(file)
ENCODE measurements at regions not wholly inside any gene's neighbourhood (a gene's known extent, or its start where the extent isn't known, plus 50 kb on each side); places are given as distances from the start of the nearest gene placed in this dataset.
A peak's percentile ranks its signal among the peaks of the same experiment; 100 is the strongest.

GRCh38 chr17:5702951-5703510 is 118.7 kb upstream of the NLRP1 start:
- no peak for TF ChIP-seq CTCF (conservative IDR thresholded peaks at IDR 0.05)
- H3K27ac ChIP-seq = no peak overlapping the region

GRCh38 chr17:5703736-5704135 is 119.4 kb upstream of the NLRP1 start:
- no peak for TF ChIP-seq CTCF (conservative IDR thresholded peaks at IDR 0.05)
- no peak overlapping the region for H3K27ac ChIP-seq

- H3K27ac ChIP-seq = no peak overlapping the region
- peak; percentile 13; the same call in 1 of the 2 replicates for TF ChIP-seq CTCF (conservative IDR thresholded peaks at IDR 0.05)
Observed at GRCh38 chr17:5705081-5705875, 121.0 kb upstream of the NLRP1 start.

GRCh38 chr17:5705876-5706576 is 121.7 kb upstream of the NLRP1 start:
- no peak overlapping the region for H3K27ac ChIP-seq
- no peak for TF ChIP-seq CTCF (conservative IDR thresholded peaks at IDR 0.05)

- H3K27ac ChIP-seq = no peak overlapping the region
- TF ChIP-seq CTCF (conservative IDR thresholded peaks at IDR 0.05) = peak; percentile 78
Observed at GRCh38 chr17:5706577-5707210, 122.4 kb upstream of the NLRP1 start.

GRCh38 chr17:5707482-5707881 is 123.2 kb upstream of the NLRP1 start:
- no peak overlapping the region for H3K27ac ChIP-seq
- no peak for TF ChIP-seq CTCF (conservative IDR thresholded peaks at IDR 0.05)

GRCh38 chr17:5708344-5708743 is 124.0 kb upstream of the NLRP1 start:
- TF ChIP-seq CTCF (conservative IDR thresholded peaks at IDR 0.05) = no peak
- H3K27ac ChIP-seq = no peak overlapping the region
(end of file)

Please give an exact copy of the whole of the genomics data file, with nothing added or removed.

ENCODE measurements at regions not wholly inside any gene's neighbourhood (a gene's known extent, or its start where the extent isn't known, plus 50 kb on each side); places are given as distances from the start of the nearest gene placed in this dataset.
A peak's percentile ranks its signal among the peaks of the same experiment; 100 is the strongest.

GRCh38 chr17:5702951-5703510 is 118.7 kb upstream of the NLRP1 start:
- no peak for TF ChIP-seq CTCF (conservative IDR thresholded peaks at IDR 0.05)
- H3K27ac ChIP-seq = no peak overlapping the region

GRCh38 chr17:5703736-5704135 is 119.4 kb upstream of the NLRP1 start:
- no peak for TF ChIP-seq CTCF (conservative IDR thresholded peaks at IDR 0.05)
- no peak overlapping the region for H3K27ac ChIP-seq

- H3K27ac ChIP-seq = no peak overlapping the region
- peak; percentile 13; the same call in 1 of the 2 replicates for TF ChIP-seq CTCF (conservative IDR thresholded peaks at IDR 0.05)
Observed at GRCh38 chr17:5705081-5705875, 121.0 kb upstream of the NLRP1 start.

GRCh38 chr17:5705876-5706576 is 121.7 kb upstream of the NLRP1 start:
- no peak overlapping the region for H3K27ac ChIP-seq
- no peak for TF ChIP-seq CTCF (conservative IDR thresholded peaks at IDR 0.05)

- H3K27ac ChIP-seq = no peak overlapping the region
- TF ChIP-seq CTCF (conservative IDR thresholded peaks at IDR 0.05) = peak; percentile 78
Observed at GRCh38 chr17:5706577-5707210, 122.4 kb upstream of the NLRP1 start.

GRCh38 chr17:5707482-5707881 is 123.2 kb upstream of the NLRP1 start:
- no peak overlapping the region for H3K27ac ChIP-seq
- no peak for TF ChIP-seq CTCF (conservative IDR thresholded peaks at IDR 0.05)

GRCh38 chr17:5708344-5708743 is 124.0 kb upstream of the NLRP1 start:
- TF ChIP-seq CTCF (conservative IDR thresholded peaks at IDR 0.05) = no peak
- H3K27ac ChIP-seq = no peak overlapping the region